Photo credit: Josh Apel
By Diane Larson
Josh Apel spent 15 years in the Army with two tours in Iraq and one in Afghanistan. Like many other men and women, Josh came home with PTSD. But where Josh’s story differs is that he found solace in a centuries old craft, crochet.
Josh grew up in Moberly, Missouri. He worked construction for his dad’s company for several years. Like many young people, Josh began to get in a little trouble. A friend of his persuaded him to go see an army recruiter with her. He went and spoke with the recruiter, then signed up that day. “I was looking for a new life and a new start, and that was it for me,” explained Josh.
He spent fifteen months in Mosul, Iraq, then twelve months in Baghdad, Iraq. After those 2 tours he then went to Afghanistan for 9 months. He was in the Southern horn, the Panjshir district. “Afghanistan was a nightmare. That was the deployment that broke me. I was an infantryman, so we saw, we saw the worst of it,” said Josh. After those tours Josh became a platoon sergeant and did that until his body couldn’t do it any longer.
After his 15 years Josh came home with anxiety and PTSD. The journey to find help for him, to find something that would ease the anxiety, led him to crochet. So why crochet? “I had a lot of emotional baggage from the deployments and from the lifestyle and the military. I was looking for an outlet, something healthy to occupy my mind and help calm me down,” said Josh.
“Crochet has changed my life. It is meditative, and therapeutic. When you are working on a project you are completely focused on the project. Everything else is blocked out and it just really teaches you how to give your mind a break from life, the pandemic, from all of the PTSD,” explained Josh.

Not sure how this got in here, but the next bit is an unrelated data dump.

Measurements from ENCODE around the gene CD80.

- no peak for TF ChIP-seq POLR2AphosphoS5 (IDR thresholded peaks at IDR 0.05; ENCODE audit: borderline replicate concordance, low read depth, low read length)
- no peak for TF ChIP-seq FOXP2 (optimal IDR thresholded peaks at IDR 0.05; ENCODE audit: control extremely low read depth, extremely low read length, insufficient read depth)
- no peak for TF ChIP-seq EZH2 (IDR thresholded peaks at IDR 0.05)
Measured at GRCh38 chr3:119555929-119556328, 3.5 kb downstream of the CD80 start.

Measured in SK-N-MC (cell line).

Josh noted that he had always been creaive. “I remember watching my grandma crochet. I had friends in the military that crocheted, and I thought I would try it out,” said Josh. He began by learning techniques from a friend and then went on YouTube and learned the rest.
Now several years later Josh is crocheting at expert level. But the most significant part of Josh’s story is that he could not keep this benefit to himself. He saw how this could help his fellow veterans. As Josh got deeper into crochet, learning new stitches, patterns, and techniques he realized the profound mental health benefits he was receiving from this new hobby.
The next step for Josh seemed instinctive. “My passion, my heart is with the military community. I have had too many friends commit suicide,” explained Josh. Providing any sort of relief or help to fellow veterans is critical to Josh’s mission. As he noticed the benefits, he was receiving from crochet he wanted to offer that same gift to other veterans or anyone in need.
His first fun step was on social media. With the help of his two children, Josh began to get the word out. Watching his kids use TikTok he felt this platform might be fun. “So, I thought I would be funny and post a video of just me crocheting and it took off,” said Josh. Combat Crochet (CC) was born.
In the beginning he taught via live stream. “I started working with veterans and helping them learn how to crochet and letting them try something new,” said Josh. The veterans that he taught started experiencing the same benefits. “With Combat Crochet I am trying to make the world a little bit better place,” Josh explained.
Josh’s Combat Crochet. His “mission is to teach others a healthy outlet, something they can use to help with PTSD and anxiety. It is something that has helped me many times over the years,” said Josh.
When he was young Josh thought he would be in the art or music field, especially the music. “I thought it would be music, I really did. I even tried making a YouTube channel and posted my music, but crochet. I don’t know, crochet just kind of balanced me out.” explained Josh.
Josh has videos on YouTube and Tik Tok; and he and CC can be found on Facebook as well.
A couple of Josh’s mottos that keep him going are, ‘Combat Crochet, ‘trading helmets for hooks,’ also, ‘a granny square a day, keeps the therapist away.’